Most of us who have horses have Ivermectin in our barns. It’s probably the most common de-wormer out there. But did you know that Ivermectin can be toxic to dogs?
I never knew this, but it’s something we should all be aware of, especially because many people use Ivermectin to treat heart worm and mange in dogs and might not think twice if Rover laps up some of it next time you worm your horses.
Most of the time toxic reactions occur when a dog ingests 10-20 times the recommended canine dose. However, some breeds are highly sensitive to Ivermectin and a fatal dose can be quite small. The drug is particularly toxic to herding breeds such as Collies, Old English Sheepdogs, Shetland Sheepdogs, Australian Shepherds, Border Collies, and Shelties. Also affected are Jack Russell Terriers. There’s even a rhyme for veterinarians about Ivermectin: “White feet, don’t treat.”
Even if you’re careful with medications there are many ways that a dog can ingest Ivermectin such as picking up a used tube out of the garbage or licking up medication that a horse has spit out onto the floor. I have a dog that would certainly go after anything that he thinks looks edible and in retrospect I think I’m just lucky that he hasn’t eaten any becuase it just hasn’t been on my radar screen.
Signs of Ivermectin overdose.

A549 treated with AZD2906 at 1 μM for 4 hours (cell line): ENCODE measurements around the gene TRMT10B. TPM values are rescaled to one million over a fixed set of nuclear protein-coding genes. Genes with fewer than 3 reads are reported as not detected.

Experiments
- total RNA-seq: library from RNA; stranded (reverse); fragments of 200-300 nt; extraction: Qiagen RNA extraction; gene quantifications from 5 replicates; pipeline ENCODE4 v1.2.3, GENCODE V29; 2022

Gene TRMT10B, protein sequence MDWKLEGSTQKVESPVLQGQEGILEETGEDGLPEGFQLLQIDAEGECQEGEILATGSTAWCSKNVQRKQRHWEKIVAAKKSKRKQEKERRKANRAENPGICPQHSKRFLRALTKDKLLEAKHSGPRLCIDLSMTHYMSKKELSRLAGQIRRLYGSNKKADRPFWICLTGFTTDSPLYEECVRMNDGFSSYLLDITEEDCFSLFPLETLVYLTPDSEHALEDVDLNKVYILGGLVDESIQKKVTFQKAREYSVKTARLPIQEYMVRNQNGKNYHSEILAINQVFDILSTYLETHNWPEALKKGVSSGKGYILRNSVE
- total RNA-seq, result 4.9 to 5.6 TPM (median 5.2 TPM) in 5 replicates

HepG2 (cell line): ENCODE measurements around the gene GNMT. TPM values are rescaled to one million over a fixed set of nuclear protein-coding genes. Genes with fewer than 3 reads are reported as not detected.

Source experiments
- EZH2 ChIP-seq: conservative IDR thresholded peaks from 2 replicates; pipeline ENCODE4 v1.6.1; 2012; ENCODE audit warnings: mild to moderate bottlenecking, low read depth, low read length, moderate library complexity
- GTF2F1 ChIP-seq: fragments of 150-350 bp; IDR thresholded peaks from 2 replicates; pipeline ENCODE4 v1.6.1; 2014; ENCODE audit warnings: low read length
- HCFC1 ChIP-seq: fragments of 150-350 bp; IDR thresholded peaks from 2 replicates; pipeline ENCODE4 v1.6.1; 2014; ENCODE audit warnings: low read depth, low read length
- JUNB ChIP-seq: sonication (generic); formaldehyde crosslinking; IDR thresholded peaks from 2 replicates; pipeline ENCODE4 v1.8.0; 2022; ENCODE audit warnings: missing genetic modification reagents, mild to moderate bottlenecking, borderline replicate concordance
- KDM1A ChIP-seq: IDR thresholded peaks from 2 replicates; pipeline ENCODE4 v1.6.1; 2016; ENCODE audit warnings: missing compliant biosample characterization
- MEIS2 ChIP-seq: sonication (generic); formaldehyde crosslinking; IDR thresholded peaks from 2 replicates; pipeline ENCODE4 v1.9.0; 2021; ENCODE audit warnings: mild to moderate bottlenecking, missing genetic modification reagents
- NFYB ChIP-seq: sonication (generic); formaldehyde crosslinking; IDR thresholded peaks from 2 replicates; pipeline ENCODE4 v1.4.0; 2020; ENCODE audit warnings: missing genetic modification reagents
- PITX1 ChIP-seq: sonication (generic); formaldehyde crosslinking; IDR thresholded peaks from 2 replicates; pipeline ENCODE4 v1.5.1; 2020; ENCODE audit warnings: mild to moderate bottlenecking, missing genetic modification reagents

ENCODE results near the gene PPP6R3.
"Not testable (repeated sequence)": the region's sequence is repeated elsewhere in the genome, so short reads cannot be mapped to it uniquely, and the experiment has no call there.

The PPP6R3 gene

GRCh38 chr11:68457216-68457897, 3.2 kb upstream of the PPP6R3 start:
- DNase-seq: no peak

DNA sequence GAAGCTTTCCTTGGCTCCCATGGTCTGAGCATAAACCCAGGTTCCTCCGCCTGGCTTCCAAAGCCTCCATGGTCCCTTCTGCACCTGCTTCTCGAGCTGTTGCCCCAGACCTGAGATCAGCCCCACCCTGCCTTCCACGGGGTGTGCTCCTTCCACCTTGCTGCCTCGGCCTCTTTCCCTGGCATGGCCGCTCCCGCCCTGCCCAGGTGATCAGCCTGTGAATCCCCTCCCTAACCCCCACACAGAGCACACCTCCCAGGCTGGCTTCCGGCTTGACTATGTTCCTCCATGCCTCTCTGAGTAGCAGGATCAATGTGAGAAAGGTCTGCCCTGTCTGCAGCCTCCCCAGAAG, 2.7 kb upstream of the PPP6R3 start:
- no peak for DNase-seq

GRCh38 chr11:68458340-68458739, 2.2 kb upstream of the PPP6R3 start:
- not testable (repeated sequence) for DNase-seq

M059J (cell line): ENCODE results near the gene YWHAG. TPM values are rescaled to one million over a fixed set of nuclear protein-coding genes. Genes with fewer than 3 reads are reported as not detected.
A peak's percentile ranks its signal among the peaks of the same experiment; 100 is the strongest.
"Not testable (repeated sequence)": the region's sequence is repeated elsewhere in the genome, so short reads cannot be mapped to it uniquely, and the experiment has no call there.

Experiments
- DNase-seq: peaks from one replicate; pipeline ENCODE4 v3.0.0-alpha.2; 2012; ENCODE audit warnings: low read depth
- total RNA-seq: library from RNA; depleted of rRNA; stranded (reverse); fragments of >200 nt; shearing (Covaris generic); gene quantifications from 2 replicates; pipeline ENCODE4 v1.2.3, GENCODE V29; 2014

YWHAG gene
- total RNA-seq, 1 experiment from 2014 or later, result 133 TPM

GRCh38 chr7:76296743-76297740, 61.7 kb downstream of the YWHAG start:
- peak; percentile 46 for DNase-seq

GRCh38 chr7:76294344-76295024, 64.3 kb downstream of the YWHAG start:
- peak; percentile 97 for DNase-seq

Reaction to Ivermectin generally occurs within 4-8 hours of exposure and includes:
- Dilated pupils
- Excessive drooling
- Recumbency (inability to rise)
- Slow heart rate
- Lack of appetite
- Slow respiratory rate
- Coma or death
What should you do?
If you suspect Ivermectin poisoning the first thing you should do is call your vet.
If it’s only been a few hours you can also induce vomiting (which can be done with hydrogen peroxide) or feeding activated charcoal. Because Ivermectin persists in the body for several days and keeps returning to the gut before being excreted in feces, giving multiple doses of activated charcoal can speed recovery by actually decreasing the dose of drug that the dog receives.
There is no way to reverse Ivermectin toxicity so the only treatment is supportive care which may be better provided by your veterinarian.
Many dogs do recover from overdoses of Ivermectin but sadly, others do not. Keeping your dogs away from Ivermectin is the only sure strategy of preventing an overdose.